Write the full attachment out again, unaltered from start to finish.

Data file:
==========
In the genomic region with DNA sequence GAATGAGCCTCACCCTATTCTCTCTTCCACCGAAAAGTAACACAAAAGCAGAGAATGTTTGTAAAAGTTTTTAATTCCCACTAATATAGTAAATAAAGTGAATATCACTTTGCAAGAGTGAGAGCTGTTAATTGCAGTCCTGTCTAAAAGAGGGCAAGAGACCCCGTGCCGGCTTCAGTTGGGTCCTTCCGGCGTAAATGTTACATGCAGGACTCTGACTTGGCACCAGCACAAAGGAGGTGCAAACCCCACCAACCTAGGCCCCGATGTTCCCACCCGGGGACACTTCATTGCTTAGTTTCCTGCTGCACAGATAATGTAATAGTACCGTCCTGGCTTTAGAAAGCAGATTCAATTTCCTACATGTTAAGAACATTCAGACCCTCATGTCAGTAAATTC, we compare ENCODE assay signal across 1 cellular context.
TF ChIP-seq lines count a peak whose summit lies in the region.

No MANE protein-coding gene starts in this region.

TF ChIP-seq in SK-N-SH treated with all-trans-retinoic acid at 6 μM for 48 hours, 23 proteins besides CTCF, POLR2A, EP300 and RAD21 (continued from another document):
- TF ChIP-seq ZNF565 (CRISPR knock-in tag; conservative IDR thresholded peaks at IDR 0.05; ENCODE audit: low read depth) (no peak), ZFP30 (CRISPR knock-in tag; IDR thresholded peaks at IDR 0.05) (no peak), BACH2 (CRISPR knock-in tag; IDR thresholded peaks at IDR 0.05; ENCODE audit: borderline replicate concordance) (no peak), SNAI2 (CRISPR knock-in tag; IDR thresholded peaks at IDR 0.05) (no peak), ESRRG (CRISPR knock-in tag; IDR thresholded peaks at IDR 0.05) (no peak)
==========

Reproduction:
In the genomic region with DNA sequence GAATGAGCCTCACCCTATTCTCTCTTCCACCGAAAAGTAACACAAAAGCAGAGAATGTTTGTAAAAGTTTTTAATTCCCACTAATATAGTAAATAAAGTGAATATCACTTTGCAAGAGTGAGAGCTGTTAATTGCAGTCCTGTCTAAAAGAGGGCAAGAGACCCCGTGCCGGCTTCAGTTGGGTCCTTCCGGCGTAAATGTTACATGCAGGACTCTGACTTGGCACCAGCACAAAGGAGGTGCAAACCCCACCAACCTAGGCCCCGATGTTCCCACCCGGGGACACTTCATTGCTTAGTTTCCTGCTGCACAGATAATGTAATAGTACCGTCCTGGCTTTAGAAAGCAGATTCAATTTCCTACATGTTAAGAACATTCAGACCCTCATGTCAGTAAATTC, we compare ENCODE assay signal across 1 cellular context.
TF ChIP-seq lines count a peak whose summit lies in the region.

No MANE protein-coding gene starts in this region.

TF ChIP-seq in SK-N-SH treated with all-trans-retinoic acid at 6 μM for 48 hours, 23 proteins besides CTCF, POLR2A, EP300 and RAD21 (continued from another document):
- TF ChIP-seq ZNF565 (CRISPR knock-in tag; conservative IDR thresholded peaks at IDR 0.05; ENCODE audit: low read depth) (no peak), ZFP30 (CRISPR knock-in tag; IDR thresholded peaks at IDR 0.05) (no peak), BACH2 (CRISPR knock-in tag; IDR thresholded peaks at IDR 0.05; ENCODE audit: borderline replicate concordance) (no peak), SNAI2 (CRISPR knock-in tag; IDR thresholded peaks at IDR 0.05) (no peak), ESRRG (CRISPR knock-in tag; IDR thresholded peaks at IDR 0.05) (no peak)